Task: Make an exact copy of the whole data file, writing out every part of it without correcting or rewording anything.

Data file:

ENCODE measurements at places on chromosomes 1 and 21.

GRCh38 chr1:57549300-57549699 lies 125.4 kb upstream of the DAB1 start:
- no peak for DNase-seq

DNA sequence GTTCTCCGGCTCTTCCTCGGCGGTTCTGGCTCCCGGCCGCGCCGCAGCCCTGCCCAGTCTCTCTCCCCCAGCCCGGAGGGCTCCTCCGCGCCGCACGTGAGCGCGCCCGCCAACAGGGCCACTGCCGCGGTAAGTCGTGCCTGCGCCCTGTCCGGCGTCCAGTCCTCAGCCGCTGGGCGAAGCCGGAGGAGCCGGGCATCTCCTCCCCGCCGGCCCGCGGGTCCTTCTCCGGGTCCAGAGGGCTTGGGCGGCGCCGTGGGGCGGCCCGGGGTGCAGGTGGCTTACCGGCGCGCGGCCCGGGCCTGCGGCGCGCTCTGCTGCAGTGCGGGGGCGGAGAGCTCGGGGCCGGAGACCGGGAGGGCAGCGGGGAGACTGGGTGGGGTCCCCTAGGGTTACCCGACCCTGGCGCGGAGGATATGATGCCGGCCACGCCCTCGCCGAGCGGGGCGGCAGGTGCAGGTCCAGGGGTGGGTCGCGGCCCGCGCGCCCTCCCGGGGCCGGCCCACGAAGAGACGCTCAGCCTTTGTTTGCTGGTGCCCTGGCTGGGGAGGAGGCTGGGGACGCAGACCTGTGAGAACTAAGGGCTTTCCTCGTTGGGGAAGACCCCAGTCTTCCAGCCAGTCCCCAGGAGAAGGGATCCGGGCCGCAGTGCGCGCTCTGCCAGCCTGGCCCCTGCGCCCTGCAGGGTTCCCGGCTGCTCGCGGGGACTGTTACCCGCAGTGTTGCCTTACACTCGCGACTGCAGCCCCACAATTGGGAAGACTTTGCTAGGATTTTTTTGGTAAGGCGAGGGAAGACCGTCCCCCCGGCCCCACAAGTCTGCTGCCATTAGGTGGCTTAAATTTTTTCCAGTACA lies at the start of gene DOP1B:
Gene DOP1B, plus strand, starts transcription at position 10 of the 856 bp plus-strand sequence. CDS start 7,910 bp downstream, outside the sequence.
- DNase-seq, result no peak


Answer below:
ENCODE measurements at places on chromosomes 1 and 21.

GRCh38 chr1:57549300-57549699 lies 125.4 kb upstream of the DAB1 start:
- no peak for DNase-seq

DNA sequence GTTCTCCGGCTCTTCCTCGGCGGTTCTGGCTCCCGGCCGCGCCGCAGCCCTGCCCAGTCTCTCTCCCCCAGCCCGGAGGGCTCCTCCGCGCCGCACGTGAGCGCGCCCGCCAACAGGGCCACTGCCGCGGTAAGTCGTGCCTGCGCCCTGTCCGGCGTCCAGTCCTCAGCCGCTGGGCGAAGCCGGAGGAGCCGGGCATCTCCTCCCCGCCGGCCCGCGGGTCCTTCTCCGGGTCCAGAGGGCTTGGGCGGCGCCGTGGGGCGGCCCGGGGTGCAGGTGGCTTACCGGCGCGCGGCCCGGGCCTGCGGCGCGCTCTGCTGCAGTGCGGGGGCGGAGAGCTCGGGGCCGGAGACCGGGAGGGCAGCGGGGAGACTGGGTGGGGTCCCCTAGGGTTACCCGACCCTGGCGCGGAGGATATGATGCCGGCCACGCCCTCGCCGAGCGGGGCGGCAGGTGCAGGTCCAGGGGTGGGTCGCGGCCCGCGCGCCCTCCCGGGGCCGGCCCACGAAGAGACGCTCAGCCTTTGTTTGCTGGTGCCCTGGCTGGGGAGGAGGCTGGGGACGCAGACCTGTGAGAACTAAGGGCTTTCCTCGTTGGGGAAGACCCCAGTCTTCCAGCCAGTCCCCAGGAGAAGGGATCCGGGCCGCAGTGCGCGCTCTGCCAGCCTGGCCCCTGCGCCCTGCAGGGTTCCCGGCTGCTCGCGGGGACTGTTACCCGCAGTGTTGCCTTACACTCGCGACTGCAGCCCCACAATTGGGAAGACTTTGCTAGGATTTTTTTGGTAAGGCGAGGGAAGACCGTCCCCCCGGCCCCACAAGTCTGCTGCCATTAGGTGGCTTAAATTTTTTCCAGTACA lies at the start of gene DOP1B:
Gene DOP1B, plus strand, starts transcription at position 10 of the 856 bp plus-strand sequence. CDS start 7,910 bp downstream, outside the sequence.
- DNase-seq, result no peak